By Atom Markarian
The Armenian economy which has grown steadily since the mid-1990s will run out of steam in the next several years unless the authorities take radical steps to improve the investment climate in the country, a senior World Bank economist warned on Saturday.
“Factors that fuelled growth in the last five or six years are not long-term ones, and that is of great concern to us,” said Lev Freinkman, the bank’s chief Armenia expert. “Armenia is today one of the world’s biggest per capita recipients of external assistance, and that can not last long,” he told RFE/RL in an interview.
The warning was at the heart of Freinkman’s extensive report on the state of the Armenian economy unveiled at a two-day meeting of Western donor states and organizations in Paris earlier this week. Some of its assertions contrasted with the overall positive assessment of Yerevan’s economic policy given by the donors.
A World Bank press release issued on Thursday summarized their main conclusions. “The country has made visible progress in price liberalization, enterprise restructuring, and the establishment of a market-oriented legal framework,” it said. “Major achievements of the recent reform program include the restructuring of the financial and energy sectors, and increased spending on health and education.”
The donors -- which also included the International Monetary Fund, the US government and the European Commission -- also noted “good progress” in the government’s efforts to remove administrative barriers to business, combat corruption and reform the Armenian civil service.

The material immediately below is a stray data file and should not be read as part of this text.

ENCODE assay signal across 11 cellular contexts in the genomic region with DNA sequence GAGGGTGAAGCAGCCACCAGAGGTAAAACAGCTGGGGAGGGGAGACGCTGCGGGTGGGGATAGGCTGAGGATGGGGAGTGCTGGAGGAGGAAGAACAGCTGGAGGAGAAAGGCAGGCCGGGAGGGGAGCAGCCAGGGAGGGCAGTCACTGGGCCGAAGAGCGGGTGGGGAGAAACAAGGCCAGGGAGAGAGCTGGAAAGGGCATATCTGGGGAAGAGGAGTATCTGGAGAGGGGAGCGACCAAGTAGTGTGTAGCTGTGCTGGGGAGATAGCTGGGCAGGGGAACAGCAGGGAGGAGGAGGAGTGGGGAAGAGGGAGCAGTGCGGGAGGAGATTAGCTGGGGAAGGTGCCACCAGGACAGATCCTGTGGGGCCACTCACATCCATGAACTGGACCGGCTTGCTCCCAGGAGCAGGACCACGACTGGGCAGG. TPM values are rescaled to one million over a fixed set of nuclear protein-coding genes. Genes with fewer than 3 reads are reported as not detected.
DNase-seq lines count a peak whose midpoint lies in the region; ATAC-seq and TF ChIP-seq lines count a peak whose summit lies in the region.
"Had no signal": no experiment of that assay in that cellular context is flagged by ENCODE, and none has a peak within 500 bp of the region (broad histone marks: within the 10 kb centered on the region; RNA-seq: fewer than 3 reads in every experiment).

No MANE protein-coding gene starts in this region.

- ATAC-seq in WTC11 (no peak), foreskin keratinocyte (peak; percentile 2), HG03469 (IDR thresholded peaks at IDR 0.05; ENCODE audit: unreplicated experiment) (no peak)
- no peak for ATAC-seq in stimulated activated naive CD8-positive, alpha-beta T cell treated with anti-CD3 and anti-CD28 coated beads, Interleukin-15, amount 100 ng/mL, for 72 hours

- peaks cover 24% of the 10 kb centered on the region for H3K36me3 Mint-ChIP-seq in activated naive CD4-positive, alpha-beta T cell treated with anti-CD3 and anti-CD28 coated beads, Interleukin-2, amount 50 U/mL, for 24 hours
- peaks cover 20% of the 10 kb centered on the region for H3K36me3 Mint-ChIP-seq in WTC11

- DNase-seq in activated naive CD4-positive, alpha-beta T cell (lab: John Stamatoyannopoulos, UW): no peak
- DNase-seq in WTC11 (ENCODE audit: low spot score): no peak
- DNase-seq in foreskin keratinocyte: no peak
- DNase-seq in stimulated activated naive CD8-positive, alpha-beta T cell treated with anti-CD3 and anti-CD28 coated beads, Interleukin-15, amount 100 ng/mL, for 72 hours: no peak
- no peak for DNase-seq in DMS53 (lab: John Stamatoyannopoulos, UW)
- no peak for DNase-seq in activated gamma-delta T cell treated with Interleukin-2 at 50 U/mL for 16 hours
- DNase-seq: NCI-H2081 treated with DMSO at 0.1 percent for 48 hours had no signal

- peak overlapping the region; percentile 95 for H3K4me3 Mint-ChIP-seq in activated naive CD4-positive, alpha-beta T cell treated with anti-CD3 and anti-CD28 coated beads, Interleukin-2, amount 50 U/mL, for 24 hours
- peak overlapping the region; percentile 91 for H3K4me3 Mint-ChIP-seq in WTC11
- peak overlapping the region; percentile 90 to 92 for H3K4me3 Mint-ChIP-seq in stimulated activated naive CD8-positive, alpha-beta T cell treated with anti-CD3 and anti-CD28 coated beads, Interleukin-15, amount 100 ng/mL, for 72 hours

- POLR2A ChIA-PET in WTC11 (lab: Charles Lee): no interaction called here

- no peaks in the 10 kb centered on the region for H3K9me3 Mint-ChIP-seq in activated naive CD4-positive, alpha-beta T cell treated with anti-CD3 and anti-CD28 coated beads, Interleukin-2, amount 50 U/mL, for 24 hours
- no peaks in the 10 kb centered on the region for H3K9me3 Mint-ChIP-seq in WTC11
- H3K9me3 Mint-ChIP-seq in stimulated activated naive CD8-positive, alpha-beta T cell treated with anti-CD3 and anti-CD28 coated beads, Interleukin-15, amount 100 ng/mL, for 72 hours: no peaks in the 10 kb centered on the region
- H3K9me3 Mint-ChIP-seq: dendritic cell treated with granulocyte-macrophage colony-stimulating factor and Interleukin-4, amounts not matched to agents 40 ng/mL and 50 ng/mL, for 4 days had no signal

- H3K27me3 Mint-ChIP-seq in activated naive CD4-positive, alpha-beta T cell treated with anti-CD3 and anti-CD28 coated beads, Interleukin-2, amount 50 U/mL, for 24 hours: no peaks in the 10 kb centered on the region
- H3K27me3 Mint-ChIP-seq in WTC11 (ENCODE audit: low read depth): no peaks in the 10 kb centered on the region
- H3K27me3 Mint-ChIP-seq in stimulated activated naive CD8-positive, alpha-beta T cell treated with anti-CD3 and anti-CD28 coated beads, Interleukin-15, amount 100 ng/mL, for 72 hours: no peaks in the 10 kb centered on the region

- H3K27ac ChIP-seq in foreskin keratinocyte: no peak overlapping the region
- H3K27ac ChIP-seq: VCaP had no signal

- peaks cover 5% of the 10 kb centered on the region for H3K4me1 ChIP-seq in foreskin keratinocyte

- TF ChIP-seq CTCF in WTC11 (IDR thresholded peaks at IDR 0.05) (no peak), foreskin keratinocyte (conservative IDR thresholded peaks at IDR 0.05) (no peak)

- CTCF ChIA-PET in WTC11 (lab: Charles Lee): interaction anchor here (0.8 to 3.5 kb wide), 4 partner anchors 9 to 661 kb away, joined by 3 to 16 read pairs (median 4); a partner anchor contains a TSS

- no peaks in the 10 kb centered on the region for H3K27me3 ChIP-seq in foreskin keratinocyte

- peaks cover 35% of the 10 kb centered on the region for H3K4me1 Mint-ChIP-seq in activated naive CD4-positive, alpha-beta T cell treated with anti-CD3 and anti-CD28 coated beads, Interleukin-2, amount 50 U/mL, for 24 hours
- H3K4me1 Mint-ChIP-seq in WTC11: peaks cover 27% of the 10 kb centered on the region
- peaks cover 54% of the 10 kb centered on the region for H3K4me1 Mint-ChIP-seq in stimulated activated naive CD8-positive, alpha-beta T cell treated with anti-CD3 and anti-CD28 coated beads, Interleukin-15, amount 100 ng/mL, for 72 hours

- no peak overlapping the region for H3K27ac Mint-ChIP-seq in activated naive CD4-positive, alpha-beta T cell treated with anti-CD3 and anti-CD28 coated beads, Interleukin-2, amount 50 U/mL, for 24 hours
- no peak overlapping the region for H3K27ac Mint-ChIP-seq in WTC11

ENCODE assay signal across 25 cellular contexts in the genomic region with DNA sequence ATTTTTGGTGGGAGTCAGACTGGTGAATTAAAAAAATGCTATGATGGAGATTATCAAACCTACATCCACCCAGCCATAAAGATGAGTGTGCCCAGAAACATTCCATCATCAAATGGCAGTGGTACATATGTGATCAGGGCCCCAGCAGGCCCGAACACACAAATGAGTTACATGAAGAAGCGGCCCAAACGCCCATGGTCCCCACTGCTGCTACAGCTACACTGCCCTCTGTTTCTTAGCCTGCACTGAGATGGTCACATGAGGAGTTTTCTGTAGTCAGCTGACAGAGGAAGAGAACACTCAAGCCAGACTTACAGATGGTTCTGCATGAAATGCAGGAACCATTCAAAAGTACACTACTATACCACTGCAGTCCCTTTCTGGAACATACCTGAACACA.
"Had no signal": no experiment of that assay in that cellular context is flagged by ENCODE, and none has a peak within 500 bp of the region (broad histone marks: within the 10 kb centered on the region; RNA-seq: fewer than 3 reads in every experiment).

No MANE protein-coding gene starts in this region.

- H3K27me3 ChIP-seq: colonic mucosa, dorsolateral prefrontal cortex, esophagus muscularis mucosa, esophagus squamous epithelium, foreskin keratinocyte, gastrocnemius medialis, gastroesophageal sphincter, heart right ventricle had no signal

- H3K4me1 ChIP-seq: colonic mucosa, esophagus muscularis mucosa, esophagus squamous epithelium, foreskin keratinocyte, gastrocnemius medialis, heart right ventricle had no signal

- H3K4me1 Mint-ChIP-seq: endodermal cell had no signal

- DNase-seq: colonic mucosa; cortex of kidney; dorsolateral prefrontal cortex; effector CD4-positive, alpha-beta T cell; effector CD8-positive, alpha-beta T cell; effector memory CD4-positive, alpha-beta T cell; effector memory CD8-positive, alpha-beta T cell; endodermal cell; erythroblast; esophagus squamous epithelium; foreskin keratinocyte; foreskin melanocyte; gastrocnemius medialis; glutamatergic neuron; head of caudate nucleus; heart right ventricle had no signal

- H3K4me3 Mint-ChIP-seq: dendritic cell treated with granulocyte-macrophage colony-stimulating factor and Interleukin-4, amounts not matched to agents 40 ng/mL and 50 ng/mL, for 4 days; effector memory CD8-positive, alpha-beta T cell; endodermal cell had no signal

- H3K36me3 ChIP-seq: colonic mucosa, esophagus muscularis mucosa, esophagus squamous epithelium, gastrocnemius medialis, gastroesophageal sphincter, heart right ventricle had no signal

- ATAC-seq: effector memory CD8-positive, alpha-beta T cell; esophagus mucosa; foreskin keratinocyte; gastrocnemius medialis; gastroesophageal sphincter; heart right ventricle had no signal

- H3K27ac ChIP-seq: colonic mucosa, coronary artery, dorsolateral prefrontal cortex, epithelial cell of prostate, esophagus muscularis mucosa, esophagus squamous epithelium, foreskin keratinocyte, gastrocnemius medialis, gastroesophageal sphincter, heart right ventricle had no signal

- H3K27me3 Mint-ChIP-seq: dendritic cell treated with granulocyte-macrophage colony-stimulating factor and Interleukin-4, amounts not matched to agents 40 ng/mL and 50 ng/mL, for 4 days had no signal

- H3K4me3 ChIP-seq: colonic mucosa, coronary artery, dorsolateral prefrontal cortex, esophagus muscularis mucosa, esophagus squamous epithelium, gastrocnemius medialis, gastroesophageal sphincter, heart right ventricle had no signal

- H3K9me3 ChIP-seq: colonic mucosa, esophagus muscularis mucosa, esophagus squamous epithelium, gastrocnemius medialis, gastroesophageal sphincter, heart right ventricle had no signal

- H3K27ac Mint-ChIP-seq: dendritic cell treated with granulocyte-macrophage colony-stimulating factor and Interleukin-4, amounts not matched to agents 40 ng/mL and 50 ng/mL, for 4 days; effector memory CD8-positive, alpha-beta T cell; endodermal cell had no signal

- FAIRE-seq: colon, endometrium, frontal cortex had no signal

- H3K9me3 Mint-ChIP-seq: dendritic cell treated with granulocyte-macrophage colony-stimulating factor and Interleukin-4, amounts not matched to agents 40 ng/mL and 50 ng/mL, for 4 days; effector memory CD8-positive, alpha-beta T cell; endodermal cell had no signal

However, Freinkman’s report strongly criticized the business environment in Armenia, saying that its authorities should not only stop interfering with economic activities but also support newly created private firms. Speaking to RFE/RL, the economist said: “The point is this: ‘You guys are growing six percent a year in a complete mess. So imagine how fast you will grow if you put some effort.’”
The donors, which pledged to provide $620 million in fresh loans and assistance to Armenia in the next three years, expressed concern that “despite strong macroeconomic performance, 55 percent of the population still lives below the poverty line.” “There was a general recognition that reduction of migration and unemployment as well as poverty alleviation in Armenia require a stronger and more sustained focus on economic growth, through mobilizing increased private sector investment,” their statement said.
The World Bank’s country director for the South Caucasus, Judy O’Connor, said the authorities should “accelerate reforms” to improve the investment climate. “With renewed reform momentum we expect to see sustained economic growth and more job creation, and thereby an increase in living standards and a reduction in poverty,” she said.